Something that definitely deserves our attention is the character's awesome hairstyle, so we asked Jorge to delve into the process of setting up those intricate curls, explaining in detail the tools used and the overall process.

"I knew I would have to find a way to make the hairstyle easier on me, so I experimented a bit with IMM brushes and curve brushes. I ended up creating a bunch of curls of different lengths, thicknesses, and twists in Blender with the Screw Modifier. I imported those in ZBrush and created my own brush to draw a curve and place it on the head."

"This guide by Eric Hart was really helpful for understanding how to create curve brushes and goes really in-depth into what each feature does. Even though I created a bunch of different styles for the curls, I ended up using mostly two variants. Sometimes less is more."

Since Jorge knew that he wanted his artwork to be a static image with no animation and not game-ready, focusing on retopology was not the most crucial aspect of the process.

"This doesn't mean it couldn't be done for games or animation, I was just feeling lazy and wanted to put more focus into the painting aspect of the piece.

A really good technique for creating quick retopology in ZBrush is using the PolyGroupIt plugin. This tool allows you to paint loops and areas onto the mesh, which are then used to generate Polygroups. These Polygroups can be used as guides for creating clean geometry with ZRemesher. You can also UV based on the groups, saving time in the process.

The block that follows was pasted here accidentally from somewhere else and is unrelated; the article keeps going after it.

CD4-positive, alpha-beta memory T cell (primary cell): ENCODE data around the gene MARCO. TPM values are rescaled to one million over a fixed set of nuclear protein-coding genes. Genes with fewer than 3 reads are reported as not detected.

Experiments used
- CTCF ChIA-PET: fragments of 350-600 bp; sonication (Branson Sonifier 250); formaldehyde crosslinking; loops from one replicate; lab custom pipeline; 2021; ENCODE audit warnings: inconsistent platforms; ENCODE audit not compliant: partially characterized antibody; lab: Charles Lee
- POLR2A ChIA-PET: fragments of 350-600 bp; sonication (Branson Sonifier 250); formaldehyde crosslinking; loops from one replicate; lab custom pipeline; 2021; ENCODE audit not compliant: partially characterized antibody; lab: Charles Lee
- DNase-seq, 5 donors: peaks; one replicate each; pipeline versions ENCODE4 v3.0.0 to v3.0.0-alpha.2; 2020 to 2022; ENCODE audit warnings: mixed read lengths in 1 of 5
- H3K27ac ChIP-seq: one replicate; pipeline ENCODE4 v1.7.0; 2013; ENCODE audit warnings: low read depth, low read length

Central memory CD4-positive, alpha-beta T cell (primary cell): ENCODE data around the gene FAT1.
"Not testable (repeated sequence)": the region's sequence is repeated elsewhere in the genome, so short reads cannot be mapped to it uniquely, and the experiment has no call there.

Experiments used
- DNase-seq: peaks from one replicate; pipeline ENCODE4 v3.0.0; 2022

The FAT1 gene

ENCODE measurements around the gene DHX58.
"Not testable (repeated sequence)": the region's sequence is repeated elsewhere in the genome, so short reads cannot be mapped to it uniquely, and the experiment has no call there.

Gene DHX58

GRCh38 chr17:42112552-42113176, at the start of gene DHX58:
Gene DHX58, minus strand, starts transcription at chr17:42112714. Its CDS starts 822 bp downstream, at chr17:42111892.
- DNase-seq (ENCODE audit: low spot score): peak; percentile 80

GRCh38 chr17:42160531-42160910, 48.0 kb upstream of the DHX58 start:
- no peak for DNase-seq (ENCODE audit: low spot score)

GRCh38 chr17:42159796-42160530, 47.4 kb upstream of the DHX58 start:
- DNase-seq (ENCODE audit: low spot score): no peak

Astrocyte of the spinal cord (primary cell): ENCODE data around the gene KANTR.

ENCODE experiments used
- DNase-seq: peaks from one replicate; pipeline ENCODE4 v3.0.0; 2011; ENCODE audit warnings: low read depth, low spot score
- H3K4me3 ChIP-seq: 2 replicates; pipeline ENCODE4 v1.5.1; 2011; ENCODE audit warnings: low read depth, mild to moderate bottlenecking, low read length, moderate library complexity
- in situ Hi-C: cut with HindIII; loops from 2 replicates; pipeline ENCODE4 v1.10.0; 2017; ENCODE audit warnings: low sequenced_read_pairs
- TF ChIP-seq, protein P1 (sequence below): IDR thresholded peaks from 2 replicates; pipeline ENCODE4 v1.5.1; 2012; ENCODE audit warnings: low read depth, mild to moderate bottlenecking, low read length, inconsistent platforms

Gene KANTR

Here is a great guide from Danny Mac on how to do this."

Like many other Character Artists, when it comes to texturing, Jorge chooses Substance 3D Painter. 

"I created a base material for Ekko that generates some nice gradients and lights from the get-go. These helped already to get a feel for where I should paint more highlights and shadows.

In that base material, I have the ability to decide the color of highlights and shadows and adjust the direction of the light, it serves as a base more than anything. 90% of the texture is just good old hand painting using traditional digital painting techniques one might know from Photoshop, such as lowering the flow and opacity of a brush and using a Square alpha.

The brushes I used were "Shape Square Squeeze" and "KylesRake." For painting, I created a fill layer with a black mask and started painting with an opacity of around 55%. I began with darker shadow tones and worked my way up to brighter highlight tones. I used the rake brush to create more localized highlights and areas of interest. It is important to be confident in your brushstroke when hand painting. Be bold and use big strokes initially to avoid a muddy look with this type of brush. Smaller strokes and brush sizes are more suitable for creating smooth gradients."